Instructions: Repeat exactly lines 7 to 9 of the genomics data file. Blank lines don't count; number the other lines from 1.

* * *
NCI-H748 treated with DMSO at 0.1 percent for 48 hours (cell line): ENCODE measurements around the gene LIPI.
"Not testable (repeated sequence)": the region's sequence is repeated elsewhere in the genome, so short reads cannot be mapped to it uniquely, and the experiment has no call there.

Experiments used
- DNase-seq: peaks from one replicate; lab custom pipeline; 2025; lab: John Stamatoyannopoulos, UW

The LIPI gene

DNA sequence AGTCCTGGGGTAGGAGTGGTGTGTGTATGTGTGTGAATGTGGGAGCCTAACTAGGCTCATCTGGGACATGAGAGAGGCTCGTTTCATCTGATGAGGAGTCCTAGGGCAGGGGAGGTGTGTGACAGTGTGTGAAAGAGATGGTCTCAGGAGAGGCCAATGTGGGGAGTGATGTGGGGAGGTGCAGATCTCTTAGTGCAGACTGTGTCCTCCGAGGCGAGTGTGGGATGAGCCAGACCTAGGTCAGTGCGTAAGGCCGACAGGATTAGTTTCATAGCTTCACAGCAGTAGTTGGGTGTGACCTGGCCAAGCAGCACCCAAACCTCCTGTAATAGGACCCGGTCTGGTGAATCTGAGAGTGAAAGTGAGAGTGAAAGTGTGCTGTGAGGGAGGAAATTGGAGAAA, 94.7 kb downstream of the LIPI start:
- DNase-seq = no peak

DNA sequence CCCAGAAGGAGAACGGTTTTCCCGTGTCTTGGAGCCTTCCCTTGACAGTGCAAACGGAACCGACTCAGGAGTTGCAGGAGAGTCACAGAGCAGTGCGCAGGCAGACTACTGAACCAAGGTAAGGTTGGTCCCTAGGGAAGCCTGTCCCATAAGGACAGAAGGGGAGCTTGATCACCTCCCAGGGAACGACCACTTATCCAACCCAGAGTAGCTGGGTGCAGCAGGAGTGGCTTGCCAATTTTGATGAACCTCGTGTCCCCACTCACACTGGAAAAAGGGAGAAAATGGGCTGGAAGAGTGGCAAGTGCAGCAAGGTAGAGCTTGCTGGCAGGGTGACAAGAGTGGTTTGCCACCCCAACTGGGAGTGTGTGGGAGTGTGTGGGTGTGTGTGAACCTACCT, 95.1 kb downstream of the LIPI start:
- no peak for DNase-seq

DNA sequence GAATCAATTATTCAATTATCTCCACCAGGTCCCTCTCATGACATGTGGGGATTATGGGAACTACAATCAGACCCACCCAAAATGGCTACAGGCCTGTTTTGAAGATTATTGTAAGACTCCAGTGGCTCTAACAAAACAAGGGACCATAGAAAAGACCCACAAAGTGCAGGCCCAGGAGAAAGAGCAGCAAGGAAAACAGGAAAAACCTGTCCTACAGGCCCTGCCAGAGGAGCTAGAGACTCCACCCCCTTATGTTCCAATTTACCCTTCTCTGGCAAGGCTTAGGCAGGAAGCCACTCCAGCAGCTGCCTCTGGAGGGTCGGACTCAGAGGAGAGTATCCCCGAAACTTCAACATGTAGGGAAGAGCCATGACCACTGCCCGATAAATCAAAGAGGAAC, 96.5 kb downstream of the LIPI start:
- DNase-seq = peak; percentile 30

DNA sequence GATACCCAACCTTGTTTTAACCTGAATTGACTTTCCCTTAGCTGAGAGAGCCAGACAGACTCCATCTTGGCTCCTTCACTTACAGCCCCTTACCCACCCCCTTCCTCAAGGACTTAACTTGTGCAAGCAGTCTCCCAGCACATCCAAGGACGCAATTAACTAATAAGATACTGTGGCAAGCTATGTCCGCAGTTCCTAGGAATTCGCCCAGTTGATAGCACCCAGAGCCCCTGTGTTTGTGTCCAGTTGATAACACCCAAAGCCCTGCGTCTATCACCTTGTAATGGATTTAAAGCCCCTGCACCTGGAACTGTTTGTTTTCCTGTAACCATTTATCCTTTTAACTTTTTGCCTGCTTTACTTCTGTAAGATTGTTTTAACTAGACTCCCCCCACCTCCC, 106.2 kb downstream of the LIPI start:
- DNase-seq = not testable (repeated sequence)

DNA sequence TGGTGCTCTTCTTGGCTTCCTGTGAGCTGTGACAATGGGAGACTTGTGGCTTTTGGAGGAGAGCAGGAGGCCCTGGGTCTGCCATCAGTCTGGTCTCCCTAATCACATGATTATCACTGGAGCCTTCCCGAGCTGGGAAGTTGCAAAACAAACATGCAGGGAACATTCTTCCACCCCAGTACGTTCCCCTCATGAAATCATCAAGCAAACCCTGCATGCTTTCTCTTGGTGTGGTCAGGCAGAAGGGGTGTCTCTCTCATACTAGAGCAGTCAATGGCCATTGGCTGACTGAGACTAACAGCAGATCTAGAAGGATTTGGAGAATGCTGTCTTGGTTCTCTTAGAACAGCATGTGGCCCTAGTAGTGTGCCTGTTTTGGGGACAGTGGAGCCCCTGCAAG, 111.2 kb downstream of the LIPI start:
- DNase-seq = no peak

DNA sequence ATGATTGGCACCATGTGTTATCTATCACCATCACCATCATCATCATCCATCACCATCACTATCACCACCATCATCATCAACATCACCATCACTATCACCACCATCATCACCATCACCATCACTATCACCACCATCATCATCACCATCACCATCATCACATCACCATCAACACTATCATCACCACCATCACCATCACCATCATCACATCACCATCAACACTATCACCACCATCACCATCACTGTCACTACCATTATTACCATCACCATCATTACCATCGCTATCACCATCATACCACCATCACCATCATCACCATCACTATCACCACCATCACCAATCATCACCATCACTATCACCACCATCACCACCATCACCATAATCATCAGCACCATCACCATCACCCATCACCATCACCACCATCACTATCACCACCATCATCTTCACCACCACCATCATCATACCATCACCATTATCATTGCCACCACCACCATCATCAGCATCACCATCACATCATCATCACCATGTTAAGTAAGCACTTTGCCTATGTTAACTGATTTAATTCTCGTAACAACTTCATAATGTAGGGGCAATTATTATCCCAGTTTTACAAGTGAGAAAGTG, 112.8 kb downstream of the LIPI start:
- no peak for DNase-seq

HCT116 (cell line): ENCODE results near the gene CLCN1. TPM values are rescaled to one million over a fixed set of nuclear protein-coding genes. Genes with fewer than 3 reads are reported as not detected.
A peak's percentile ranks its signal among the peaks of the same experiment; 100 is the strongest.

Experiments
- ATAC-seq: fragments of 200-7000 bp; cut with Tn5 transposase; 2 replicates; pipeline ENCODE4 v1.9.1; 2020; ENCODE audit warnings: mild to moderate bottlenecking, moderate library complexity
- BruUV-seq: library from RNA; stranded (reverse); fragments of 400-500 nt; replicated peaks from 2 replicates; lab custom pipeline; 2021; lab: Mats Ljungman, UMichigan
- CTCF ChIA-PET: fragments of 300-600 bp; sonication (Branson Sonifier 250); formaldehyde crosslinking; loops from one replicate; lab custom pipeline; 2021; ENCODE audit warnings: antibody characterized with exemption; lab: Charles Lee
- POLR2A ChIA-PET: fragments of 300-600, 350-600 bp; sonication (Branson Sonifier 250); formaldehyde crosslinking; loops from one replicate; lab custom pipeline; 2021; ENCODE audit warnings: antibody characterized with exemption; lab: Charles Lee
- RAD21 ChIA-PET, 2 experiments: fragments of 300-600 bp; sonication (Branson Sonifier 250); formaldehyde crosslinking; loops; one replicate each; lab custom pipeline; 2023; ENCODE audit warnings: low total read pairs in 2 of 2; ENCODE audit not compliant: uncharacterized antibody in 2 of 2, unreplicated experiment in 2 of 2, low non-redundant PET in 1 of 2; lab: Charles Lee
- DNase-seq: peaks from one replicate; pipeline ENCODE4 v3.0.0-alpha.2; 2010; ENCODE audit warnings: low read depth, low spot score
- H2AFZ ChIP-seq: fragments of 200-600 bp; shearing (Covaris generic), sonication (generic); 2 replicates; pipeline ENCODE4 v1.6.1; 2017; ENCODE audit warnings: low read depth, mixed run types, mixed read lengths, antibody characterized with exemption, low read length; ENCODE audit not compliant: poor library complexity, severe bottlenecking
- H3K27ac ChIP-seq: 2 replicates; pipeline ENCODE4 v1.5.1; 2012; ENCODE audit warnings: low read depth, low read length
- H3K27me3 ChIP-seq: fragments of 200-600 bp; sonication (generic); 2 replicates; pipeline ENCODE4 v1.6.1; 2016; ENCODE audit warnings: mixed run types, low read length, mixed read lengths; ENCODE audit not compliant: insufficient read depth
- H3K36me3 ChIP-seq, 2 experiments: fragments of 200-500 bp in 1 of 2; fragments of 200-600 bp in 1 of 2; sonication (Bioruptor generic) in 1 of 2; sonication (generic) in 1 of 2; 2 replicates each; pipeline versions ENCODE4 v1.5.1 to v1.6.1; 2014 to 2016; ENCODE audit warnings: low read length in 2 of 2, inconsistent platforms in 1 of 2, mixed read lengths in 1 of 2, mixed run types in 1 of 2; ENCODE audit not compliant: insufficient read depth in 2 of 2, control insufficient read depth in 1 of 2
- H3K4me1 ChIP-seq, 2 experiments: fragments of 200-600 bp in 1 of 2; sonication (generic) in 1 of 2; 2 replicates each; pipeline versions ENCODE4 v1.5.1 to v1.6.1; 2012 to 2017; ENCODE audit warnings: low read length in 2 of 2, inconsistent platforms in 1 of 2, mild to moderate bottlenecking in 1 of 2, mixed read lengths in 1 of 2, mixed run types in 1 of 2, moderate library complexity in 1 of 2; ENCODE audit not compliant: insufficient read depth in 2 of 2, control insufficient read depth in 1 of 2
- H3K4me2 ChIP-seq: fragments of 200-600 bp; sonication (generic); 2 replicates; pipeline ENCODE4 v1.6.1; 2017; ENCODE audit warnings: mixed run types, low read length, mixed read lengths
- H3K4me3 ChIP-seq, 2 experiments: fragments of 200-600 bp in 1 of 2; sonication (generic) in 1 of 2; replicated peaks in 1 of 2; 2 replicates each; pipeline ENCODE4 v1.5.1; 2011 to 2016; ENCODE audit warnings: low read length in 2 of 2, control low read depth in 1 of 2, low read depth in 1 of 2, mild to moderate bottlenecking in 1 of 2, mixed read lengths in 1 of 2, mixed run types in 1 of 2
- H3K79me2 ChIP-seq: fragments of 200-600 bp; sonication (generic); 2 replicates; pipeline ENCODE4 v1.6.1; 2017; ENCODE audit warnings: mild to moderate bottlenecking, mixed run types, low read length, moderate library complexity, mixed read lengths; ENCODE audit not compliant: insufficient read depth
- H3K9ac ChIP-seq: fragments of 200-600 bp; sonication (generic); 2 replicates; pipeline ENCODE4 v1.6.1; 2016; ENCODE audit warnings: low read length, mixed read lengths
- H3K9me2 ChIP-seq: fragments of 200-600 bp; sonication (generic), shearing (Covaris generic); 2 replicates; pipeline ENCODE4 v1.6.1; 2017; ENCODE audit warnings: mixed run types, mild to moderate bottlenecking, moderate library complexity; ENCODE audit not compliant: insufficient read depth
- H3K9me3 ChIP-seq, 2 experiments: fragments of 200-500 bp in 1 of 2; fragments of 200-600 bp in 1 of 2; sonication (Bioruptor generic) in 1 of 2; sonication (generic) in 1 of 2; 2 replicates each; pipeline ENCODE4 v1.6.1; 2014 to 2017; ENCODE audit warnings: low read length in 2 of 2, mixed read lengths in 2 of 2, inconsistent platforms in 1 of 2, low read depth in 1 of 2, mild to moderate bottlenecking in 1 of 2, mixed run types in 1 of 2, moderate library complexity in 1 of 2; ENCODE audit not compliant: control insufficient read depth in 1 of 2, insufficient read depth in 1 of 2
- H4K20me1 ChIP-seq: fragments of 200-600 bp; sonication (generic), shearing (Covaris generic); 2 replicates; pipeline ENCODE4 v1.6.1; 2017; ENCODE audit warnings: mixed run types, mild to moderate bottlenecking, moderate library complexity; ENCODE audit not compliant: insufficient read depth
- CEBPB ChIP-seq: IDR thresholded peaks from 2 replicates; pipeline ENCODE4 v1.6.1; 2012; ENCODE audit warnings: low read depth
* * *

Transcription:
- DNase-seq = no peak

DNA sequence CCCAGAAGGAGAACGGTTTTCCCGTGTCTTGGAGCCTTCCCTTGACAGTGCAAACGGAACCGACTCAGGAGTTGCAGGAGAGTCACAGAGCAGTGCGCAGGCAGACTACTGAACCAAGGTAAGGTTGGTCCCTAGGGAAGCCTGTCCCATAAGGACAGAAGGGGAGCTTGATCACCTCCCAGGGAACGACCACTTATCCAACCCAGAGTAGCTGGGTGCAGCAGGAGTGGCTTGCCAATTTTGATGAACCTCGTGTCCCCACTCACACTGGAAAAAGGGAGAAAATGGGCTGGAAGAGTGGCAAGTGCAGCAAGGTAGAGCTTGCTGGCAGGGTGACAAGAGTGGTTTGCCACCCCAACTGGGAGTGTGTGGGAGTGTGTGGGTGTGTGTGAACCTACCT, 95.1 kb downstream of the LIPI start:
- no peak for DNase-seq